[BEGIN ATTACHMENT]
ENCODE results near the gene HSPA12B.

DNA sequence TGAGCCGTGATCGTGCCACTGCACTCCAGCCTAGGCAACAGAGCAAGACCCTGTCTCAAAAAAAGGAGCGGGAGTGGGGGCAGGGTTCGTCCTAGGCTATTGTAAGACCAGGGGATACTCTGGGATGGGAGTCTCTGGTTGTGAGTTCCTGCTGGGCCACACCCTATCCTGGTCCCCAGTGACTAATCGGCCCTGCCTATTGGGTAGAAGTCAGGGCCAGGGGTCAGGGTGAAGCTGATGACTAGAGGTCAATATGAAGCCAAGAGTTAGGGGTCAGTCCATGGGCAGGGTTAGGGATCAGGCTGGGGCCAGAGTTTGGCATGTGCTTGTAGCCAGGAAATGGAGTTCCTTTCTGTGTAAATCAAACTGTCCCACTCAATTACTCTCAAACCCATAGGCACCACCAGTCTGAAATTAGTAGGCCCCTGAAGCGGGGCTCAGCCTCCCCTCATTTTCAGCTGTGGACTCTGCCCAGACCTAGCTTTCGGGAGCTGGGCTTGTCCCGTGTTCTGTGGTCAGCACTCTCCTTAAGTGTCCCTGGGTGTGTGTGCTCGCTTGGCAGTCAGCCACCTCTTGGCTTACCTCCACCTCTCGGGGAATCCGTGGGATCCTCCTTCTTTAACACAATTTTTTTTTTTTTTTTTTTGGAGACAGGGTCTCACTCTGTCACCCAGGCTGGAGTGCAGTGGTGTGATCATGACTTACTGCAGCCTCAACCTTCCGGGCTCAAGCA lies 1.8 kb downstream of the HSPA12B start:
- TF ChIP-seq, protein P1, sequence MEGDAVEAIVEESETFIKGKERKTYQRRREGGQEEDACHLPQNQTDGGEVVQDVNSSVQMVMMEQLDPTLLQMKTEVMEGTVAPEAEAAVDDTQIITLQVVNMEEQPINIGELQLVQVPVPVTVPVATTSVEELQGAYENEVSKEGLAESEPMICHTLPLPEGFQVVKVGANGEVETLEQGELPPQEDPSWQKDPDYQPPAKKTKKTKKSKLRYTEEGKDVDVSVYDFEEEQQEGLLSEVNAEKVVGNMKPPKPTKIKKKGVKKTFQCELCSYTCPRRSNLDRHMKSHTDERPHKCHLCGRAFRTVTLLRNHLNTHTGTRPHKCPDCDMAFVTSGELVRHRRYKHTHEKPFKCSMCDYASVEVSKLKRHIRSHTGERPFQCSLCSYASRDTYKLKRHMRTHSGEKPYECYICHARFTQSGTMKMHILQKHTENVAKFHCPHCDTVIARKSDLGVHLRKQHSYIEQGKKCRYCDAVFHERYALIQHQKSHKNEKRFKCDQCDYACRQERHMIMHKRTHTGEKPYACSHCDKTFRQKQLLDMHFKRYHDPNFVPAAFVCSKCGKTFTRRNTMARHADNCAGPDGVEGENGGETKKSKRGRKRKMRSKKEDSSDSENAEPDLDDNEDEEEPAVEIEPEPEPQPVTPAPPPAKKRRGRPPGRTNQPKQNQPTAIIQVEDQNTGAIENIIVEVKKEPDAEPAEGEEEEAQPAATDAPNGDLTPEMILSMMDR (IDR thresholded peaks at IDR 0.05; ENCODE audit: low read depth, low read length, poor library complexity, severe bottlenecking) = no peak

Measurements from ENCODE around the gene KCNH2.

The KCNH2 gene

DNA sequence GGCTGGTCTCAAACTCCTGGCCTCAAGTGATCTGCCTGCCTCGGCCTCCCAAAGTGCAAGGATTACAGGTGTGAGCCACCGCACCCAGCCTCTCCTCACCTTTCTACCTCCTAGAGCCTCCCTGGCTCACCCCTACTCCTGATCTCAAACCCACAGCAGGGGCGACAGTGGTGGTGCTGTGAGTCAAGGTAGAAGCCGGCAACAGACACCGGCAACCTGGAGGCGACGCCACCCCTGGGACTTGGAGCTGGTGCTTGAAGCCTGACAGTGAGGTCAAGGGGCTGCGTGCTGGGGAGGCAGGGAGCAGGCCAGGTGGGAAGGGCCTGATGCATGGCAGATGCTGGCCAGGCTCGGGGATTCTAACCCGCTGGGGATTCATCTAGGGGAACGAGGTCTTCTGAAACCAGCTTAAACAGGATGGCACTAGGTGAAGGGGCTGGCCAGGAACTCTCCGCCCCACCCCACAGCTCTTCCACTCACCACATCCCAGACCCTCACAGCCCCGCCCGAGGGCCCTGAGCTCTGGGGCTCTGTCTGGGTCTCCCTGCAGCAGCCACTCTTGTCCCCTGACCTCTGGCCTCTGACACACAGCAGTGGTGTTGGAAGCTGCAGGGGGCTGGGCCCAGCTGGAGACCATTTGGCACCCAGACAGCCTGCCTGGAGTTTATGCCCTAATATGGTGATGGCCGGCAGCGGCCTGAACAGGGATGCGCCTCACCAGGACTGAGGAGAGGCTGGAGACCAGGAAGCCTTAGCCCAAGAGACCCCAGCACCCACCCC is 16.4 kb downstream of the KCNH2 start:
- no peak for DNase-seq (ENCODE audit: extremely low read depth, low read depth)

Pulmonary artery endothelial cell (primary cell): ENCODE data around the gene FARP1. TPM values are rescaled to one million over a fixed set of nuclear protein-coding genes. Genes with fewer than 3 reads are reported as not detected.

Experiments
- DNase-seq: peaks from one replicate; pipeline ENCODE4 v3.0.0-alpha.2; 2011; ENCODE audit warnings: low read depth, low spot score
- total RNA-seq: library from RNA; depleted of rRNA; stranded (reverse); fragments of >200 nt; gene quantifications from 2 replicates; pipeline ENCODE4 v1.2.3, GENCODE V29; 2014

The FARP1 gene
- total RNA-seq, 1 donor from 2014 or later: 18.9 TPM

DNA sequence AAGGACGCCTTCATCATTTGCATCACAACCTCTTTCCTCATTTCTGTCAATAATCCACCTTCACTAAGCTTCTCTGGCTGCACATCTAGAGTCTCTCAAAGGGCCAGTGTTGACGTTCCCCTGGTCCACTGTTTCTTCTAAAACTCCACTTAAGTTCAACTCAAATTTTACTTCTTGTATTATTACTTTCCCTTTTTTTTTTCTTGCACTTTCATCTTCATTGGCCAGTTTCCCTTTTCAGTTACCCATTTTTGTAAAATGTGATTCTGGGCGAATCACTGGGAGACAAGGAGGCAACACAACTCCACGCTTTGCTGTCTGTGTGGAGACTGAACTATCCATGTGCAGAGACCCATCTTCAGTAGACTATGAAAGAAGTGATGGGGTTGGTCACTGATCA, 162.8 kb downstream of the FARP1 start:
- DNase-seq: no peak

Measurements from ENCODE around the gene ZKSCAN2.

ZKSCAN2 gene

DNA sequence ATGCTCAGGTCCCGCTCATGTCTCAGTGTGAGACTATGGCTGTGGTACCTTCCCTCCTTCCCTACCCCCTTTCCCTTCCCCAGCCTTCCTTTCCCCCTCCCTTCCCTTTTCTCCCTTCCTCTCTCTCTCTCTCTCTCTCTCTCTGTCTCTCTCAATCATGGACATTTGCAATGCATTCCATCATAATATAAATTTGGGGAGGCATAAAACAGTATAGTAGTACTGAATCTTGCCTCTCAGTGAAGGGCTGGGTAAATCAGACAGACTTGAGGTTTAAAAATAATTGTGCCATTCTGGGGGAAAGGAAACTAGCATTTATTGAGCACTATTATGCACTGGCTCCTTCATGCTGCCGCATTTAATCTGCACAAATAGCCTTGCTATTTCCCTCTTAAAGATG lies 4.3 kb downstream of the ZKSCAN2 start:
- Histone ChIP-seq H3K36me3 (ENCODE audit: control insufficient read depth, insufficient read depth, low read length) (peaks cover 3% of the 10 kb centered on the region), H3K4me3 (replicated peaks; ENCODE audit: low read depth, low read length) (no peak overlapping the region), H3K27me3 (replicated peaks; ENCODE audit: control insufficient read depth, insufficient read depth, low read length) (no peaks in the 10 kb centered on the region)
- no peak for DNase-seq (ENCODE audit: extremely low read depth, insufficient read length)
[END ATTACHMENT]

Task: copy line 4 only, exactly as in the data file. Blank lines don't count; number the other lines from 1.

Measurements from ENCODE around the gene KCNH2.